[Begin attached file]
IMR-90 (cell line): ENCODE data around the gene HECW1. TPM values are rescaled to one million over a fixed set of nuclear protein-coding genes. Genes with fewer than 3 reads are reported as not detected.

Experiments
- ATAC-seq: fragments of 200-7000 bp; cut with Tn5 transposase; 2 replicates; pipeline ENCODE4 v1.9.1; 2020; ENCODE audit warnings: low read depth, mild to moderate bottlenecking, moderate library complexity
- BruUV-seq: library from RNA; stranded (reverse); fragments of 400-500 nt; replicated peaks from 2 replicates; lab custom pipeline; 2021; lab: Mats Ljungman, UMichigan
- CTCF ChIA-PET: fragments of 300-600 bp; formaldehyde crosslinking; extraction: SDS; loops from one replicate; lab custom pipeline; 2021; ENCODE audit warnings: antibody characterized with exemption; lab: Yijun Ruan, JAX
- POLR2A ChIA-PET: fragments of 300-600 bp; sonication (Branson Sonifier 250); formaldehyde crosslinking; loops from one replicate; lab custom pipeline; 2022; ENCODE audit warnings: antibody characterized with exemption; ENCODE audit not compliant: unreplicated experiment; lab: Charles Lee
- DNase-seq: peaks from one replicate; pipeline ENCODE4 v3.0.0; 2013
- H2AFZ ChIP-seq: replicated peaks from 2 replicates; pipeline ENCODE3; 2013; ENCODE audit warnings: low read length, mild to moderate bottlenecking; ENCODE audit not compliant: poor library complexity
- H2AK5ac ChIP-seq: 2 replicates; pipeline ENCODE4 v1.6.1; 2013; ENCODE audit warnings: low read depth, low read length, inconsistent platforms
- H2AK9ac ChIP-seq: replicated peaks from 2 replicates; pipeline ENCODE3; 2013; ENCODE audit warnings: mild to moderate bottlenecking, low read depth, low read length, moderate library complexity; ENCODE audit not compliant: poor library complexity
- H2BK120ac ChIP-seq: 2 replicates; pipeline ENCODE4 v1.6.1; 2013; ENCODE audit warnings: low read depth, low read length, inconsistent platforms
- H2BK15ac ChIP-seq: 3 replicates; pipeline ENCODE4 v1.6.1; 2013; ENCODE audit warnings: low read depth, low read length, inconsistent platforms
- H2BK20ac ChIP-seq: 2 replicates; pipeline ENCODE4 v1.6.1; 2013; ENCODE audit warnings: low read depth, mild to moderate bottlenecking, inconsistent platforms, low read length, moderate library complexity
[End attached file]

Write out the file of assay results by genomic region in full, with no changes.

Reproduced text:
IMR-90 (cell line): ENCODE data around the gene HECW1. TPM values are rescaled to one million over a fixed set of nuclear protein-coding genes. Genes with fewer than 3 reads are reported as not detected.

Experiments
- ATAC-seq: fragments of 200-7000 bp; cut with Tn5 transposase; 2 replicates; pipeline ENCODE4 v1.9.1; 2020; ENCODE audit warnings: low read depth, mild to moderate bottlenecking, moderate library complexity
- BruUV-seq: library from RNA; stranded (reverse); fragments of 400-500 nt; replicated peaks from 2 replicates; lab custom pipeline; 2021; lab: Mats Ljungman, UMichigan
- CTCF ChIA-PET: fragments of 300-600 bp; formaldehyde crosslinking; extraction: SDS; loops from one replicate; lab custom pipeline; 2021; ENCODE audit warnings: antibody characterized with exemption; lab: Yijun Ruan, JAX
- POLR2A ChIA-PET: fragments of 300-600 bp; sonication (Branson Sonifier 250); formaldehyde crosslinking; loops from one replicate; lab custom pipeline; 2022; ENCODE audit warnings: antibody characterized with exemption; ENCODE audit not compliant: unreplicated experiment; lab: Charles Lee
- DNase-seq: peaks from one replicate; pipeline ENCODE4 v3.0.0; 2013
- H2AFZ ChIP-seq: replicated peaks from 2 replicates; pipeline ENCODE3; 2013; ENCODE audit warnings: low read length, mild to moderate bottlenecking; ENCODE audit not compliant: poor library complexity
- H2AK5ac ChIP-seq: 2 replicates; pipeline ENCODE4 v1.6.1; 2013; ENCODE audit warnings: low read depth, low read length, inconsistent platforms
- H2AK9ac ChIP-seq: replicated peaks from 2 replicates; pipeline ENCODE3; 2013; ENCODE audit warnings: mild to moderate bottlenecking, low read depth, low read length, moderate library complexity; ENCODE audit not compliant: poor library complexity
- H2BK120ac ChIP-seq: 2 replicates; pipeline ENCODE4 v1.6.1; 2013; ENCODE audit warnings: low read depth, low read length, inconsistent platforms
- H2BK15ac ChIP-seq: 3 replicates; pipeline ENCODE4 v1.6.1; 2013; ENCODE audit warnings: low read depth, low read length, inconsistent platforms
- H2BK20ac ChIP-seq: 2 replicates; pipeline ENCODE4 v1.6.1; 2013; ENCODE audit warnings: low read depth, mild to moderate bottlenecking, inconsistent platforms, low read length, moderate library complexity